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precarious since 1997 | by maryann johanson

Sex and the City: The Movie (review)

Shopping and Fucking

I felt like some sort of alien anthropologist watching this movie, as if I were being presented with the strangest and most inexplicable creatures imaginable, and was being asked, out of all reason, to understand them. I mean, sure, I go out (or stay in) drinking with female friends and we talk about sex and do lots of other things that, on the surface, appear to be the same things that Carrie Bradshaw and her posse do… and yet, I don’t see myself or the women that I know in them. Not at all. Not in the tiniest degree.
And it’s not about the bizarre and ridiculously expensive clothes, either. I realize this is a fantasy, even if it’s not about anything I personally fantasize about. (If I had the kind of money Carrie Bradshaw spends on shoes, I’d be traveling all over the world all the time, not wasting it on footwear that would kill me if I tried to walk in it.) It’s about, well… Look: it’s hard to imagine that Carrie Bradshaw is interested in anything beyond what we see her doing here, which is hanging out with her friends and bitching about men, and shopping, and thinking about things she wants to shop for. Because when she’s not doing those things, she’s writing about them. And apparently she does nothing else. That’s what I cannot comprehend: a woman whose entire life revolves around buying clothes and worrying about romance.

Fans of Sex and the City, the TV show — I am not a fan — rave about how it’s about “real” women and “real” concerns that women have. But I don’t see a real woman in Carrie Bradshaw. I see a very narrow, very stereotypical idea of what women are. Maybe that’s just me — I have no doubt that I am not the average woman. But I guarantee you that I am real. And here, I see a woman who is a caricature of “women,” not someone who is a human being first and a woman second, like we all actually are. Does she read a fucking book once in a while? (One might expect that a writer would also be a reader.) What does she think about the state of the world? Does she, oh, I dunno, balance her checkbook or does she trust the bank? I’m not saying a movie needs to delve into absolutely everything a character thinks about everything — that would not, of course, work, particularly in a story like this one — but you want a sense that a character has an existence beyond the narrow confines of the story we find her in. Particularly when, as is obviously the case with Carrie, she is not stupid. But if even smart women are only “real” when they’re fretting over their orgasms, then what hope is there for any of us?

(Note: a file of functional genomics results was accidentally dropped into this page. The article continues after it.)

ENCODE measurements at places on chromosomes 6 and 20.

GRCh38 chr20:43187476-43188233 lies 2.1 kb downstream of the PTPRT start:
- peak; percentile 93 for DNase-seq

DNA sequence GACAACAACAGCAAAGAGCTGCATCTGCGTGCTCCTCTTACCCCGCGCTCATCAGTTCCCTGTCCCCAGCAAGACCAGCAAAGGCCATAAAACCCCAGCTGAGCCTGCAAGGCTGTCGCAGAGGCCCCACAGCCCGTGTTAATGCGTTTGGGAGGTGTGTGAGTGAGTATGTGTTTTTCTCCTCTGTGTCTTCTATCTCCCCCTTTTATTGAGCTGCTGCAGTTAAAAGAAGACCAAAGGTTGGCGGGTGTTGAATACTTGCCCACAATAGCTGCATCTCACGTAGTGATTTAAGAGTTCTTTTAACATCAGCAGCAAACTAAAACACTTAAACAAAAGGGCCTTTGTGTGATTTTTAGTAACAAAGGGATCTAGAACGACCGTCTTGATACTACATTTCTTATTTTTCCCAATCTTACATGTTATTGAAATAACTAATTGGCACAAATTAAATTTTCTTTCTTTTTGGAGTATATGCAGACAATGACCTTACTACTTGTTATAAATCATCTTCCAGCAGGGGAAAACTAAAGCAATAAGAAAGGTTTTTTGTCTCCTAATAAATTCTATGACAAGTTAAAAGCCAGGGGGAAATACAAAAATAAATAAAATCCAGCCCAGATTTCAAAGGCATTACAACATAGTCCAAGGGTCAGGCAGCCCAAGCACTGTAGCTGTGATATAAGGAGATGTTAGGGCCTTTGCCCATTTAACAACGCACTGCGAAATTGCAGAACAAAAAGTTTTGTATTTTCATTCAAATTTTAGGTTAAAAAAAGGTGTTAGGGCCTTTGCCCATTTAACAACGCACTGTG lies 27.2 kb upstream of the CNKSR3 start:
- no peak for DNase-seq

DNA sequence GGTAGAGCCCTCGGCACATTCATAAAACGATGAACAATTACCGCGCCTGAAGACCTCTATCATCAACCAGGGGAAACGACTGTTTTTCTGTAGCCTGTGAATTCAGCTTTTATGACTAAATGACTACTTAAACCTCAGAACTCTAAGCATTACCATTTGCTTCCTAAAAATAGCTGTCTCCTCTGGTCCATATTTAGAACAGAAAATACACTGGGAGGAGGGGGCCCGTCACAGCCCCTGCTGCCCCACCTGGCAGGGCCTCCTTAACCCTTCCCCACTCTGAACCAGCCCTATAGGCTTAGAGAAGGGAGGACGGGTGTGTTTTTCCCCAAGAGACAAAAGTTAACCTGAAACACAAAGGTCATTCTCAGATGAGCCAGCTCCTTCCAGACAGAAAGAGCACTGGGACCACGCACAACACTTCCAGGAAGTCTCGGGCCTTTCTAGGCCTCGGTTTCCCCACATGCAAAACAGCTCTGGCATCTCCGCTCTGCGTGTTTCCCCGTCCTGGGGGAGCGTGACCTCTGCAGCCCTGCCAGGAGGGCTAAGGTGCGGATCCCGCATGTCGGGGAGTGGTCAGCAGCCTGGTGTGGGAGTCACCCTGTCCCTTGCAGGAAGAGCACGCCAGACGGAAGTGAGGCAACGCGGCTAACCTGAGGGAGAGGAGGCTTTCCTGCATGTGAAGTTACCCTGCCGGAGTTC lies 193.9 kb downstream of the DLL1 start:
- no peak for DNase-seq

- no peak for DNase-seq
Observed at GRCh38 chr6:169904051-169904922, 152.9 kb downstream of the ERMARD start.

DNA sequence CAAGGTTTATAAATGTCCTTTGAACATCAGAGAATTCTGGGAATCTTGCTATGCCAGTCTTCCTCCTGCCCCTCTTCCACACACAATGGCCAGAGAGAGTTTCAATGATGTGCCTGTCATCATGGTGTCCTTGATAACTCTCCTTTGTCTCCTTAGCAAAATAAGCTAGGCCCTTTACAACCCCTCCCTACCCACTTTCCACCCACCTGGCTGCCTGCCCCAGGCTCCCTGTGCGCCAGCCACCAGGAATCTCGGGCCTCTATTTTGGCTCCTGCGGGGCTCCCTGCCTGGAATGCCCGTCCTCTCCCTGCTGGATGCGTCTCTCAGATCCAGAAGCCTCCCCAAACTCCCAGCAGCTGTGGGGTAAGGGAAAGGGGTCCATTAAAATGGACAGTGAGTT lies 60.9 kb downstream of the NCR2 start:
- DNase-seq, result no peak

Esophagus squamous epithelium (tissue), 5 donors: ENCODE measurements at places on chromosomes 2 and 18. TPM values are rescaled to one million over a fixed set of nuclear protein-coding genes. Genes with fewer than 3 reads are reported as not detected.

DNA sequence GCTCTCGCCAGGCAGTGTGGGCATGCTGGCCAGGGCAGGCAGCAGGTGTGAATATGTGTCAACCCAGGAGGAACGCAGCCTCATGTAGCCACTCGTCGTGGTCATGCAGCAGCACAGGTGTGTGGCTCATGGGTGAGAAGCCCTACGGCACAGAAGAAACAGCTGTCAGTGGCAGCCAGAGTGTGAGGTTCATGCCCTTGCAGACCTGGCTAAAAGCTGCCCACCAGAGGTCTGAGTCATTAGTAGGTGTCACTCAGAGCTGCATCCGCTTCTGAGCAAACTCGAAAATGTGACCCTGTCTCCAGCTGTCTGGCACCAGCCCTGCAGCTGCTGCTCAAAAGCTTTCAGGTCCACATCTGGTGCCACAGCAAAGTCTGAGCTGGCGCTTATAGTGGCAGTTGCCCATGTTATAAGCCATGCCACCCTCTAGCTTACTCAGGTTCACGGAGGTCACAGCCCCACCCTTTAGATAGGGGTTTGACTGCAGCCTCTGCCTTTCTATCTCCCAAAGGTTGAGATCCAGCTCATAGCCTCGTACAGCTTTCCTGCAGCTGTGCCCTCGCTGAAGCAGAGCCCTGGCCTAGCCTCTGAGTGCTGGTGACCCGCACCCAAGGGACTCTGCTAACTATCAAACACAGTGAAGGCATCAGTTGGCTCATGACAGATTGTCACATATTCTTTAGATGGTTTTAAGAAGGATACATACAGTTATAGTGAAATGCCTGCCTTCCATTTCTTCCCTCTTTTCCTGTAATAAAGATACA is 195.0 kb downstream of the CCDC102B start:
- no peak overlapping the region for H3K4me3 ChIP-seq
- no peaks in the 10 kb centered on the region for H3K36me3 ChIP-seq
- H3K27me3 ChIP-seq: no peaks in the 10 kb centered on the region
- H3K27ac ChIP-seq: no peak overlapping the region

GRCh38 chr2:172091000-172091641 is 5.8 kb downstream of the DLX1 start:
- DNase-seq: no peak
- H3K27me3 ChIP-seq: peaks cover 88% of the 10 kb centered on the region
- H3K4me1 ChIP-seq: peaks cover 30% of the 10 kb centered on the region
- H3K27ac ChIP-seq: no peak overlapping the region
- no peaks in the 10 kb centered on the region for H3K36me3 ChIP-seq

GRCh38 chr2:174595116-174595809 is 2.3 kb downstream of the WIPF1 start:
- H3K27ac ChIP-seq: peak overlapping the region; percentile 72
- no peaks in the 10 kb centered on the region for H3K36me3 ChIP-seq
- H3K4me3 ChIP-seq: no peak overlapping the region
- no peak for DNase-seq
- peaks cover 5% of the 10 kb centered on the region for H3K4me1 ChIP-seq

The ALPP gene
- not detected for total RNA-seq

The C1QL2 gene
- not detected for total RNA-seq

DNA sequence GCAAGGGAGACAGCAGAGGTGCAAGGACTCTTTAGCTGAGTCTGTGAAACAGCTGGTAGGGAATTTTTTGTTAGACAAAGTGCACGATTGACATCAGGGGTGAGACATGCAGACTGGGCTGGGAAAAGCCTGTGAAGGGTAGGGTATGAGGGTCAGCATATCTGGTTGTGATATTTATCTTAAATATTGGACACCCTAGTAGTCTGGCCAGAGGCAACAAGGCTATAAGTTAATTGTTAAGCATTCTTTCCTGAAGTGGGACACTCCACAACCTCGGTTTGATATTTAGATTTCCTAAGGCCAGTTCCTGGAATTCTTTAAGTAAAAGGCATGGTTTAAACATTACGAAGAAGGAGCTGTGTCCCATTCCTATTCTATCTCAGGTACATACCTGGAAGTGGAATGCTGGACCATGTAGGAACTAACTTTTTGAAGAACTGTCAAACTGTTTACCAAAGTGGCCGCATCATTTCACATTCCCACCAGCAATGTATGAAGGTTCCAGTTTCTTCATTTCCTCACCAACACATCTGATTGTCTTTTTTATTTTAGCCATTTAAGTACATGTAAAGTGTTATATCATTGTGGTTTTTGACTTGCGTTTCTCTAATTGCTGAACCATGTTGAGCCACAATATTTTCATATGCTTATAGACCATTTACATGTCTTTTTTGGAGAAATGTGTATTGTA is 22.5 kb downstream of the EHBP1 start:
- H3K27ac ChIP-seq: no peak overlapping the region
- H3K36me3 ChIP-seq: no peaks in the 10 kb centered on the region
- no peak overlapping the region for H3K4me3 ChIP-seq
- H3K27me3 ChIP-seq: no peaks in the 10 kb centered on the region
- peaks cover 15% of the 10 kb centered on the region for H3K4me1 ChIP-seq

This movie is not directed at me — this is perfectly plain. Fans of the show will likely find it lovely: certainly, there are moments of intense drama that will make far more sense to those who have a previous emotional investment in these characters. I’m not writing for those people — I can’t possibly do that. I would have liked, though, if there were something in Sex and the City: The Movie that would have spoken to those who were not already fans. It’s not here, and that’s not necessarily a bad thing: not every movie has to appeal to everyone. But it’s not here.

What is here feels like a season’s worth of a TV show crammed into two and a half hours. Yes, two and a half hours. It’s torture for nonfans. God, I was bored.

Okay: I cannot honestly confess that there weren’t individual moments that did not bore me — I kinda like Kim Cattrall’s (Ice Princess, Crossroads) Samantha, because even if she isn’t any more “real,” on the whole, than her gal pals, she’s at least dramatically interesting, with her more stereotypically male sexual agenda, which at least acknowledges that not all women adhere to stereotypes. And I don’t hate that Cynthia Nixon’s (Igby Goes Down, The Out-of-Towners) Miranda at least has a life outside of the whole shopping-and-fucking thing, even if she is horribly unfair to her husband here, which the film does acknowledge. (Kristin Davis’s Charlotte, though, doesn’t seem to have anything on the ball that does not involve her husband and child, both of whom seem perfectly nice but how can that possibly be enough for anyone with a brain?) And I don’t hate that, in the meta reality, Sarah Jessica Parker (Failure to Launch, The Family Stone) has worked her way into quite a powerful position in the entertainment industry not just as the star of this enterprise but as a producer of it as well.

But Sex and the City: The Movie is all about Carrie, and whether she will marry Big or not, and all the wedding porn that surrounds that. Not marriage porn: it’s not about fantasizing being married to some particular man that you’re crazy about — and, let’s be honest, Chris Noth (Cast Away) is totally hot, and would be even if he weren’t the uber wealthy Mr. Big. It’s about the wedding, the fairy-tale event that every woman is supposed to want, never mind whom a gal is marrying. And, to be fair, Sex: The Movie doesn’t ignore that irony, either. It’s just that, in getting there, it seems to miss the point that a women who is 40 fucking years old might have realized this at some point sooner. I mean, Christ. Are you a child, Carrie, or are you a grownup?

Maybe it’s a blow for gender equality that women are now allowed to extend adolescence into the years once considered “middle-aged.” Carrie’s cell phone is covered in pink glitter, after all…


MPAA: rated R for strong sexual content, graphic nudity and language

viewed at a semipublic screening with an audience of critics and ordinary moviegoers

official site | IMDb
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